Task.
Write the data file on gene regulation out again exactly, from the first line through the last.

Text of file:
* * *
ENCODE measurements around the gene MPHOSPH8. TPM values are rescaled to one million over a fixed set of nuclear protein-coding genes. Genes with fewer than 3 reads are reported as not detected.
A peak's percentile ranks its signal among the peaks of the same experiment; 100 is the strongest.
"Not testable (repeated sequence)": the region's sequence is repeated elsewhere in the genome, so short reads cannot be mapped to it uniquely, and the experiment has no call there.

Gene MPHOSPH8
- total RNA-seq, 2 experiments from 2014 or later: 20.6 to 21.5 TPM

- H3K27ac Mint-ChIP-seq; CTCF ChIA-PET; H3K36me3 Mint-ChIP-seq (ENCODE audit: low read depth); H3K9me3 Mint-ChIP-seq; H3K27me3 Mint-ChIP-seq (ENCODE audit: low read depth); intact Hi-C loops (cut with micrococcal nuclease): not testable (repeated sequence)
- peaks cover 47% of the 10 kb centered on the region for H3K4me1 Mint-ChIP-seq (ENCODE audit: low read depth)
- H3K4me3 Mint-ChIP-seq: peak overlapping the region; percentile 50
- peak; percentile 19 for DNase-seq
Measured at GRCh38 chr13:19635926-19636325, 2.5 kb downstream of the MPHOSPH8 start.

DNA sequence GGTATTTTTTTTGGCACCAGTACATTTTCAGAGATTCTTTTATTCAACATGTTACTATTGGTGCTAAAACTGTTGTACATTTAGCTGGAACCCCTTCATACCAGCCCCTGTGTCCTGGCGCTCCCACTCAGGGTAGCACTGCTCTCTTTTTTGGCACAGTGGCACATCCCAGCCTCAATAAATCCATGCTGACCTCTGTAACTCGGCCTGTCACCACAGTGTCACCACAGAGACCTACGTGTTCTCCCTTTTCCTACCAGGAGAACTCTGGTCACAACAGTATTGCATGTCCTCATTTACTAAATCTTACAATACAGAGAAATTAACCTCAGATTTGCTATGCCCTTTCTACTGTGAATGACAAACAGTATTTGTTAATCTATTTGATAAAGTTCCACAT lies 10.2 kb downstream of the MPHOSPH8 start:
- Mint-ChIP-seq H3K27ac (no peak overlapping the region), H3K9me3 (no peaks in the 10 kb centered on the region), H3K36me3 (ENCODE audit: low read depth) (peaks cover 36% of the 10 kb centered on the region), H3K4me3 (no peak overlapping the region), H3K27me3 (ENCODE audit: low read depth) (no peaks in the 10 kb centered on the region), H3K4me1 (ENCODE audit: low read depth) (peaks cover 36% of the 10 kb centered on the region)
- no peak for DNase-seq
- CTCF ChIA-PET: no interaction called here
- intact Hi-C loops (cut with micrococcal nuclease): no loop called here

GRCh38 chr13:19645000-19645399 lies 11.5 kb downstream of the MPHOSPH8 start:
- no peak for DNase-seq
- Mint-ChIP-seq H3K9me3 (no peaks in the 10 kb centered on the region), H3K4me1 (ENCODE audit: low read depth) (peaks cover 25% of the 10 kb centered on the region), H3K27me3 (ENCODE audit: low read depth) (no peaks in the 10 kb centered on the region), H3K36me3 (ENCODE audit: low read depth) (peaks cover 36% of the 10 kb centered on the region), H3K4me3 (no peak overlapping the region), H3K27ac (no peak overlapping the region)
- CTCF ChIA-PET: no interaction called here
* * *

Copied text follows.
ENCODE measurements around the gene MPHOSPH8. TPM values are rescaled to one million over a fixed set of nuclear protein-coding genes. Genes with fewer than 3 reads are reported as not detected.
A peak's percentile ranks its signal among the peaks of the same experiment; 100 is the strongest.
"Not testable (repeated sequence)": the region's sequence is repeated elsewhere in the genome, so short reads cannot be mapped to it uniquely, and the experiment has no call there.

Gene MPHOSPH8
- total RNA-seq, 2 experiments from 2014 or later: 20.6 to 21.5 TPM

- H3K27ac Mint-ChIP-seq; CTCF ChIA-PET; H3K36me3 Mint-ChIP-seq (ENCODE audit: low read depth); H3K9me3 Mint-ChIP-seq; H3K27me3 Mint-ChIP-seq (ENCODE audit: low read depth); intact Hi-C loops (cut with micrococcal nuclease): not testable (repeated sequence)
- peaks cover 47% of the 10 kb centered on the region for H3K4me1 Mint-ChIP-seq (ENCODE audit: low read depth)
- H3K4me3 Mint-ChIP-seq: peak overlapping the region; percentile 50
- peak; percentile 19 for DNase-seq
Measured at GRCh38 chr13:19635926-19636325, 2.5 kb downstream of the MPHOSPH8 start.

DNA sequence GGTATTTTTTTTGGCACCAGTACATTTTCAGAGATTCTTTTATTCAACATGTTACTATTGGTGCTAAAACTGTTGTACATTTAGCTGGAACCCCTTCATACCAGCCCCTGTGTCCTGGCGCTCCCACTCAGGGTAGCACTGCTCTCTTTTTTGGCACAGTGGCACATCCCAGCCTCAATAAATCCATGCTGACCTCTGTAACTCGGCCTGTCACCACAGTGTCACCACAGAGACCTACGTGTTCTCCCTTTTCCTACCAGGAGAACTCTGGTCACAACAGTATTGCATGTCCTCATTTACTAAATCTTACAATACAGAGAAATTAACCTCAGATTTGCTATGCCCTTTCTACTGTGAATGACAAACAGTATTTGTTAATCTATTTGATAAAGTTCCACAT lies 10.2 kb downstream of the MPHOSPH8 start:
- Mint-ChIP-seq H3K27ac (no peak overlapping the region), H3K9me3 (no peaks in the 10 kb centered on the region), H3K36me3 (ENCODE audit: low read depth) (peaks cover 36% of the 10 kb centered on the region), H3K4me3 (no peak overlapping the region), H3K27me3 (ENCODE audit: low read depth) (no peaks in the 10 kb centered on the region), H3K4me1 (ENCODE audit: low read depth) (peaks cover 36% of the 10 kb centered on the region)
- no peak for DNase-seq
- CTCF ChIA-PET: no interaction called here
- intact Hi-C loops (cut with micrococcal nuclease): no loop called here

GRCh38 chr13:19645000-19645399 lies 11.5 kb downstream of the MPHOSPH8 start:
- no peak for DNase-seq
- Mint-ChIP-seq H3K9me3 (no peaks in the 10 kb centered on the region), H3K4me1 (ENCODE audit: low read depth) (peaks cover 25% of the 10 kb centered on the region), H3K27me3 (ENCODE audit: low read depth) (no peaks in the 10 kb centered on the region), H3K36me3 (ENCODE audit: low read depth) (peaks cover 36% of the 10 kb centered on the region), H3K4me3 (no peak overlapping the region), H3K27ac (no peak overlapping the region)
- CTCF ChIA-PET: no interaction called here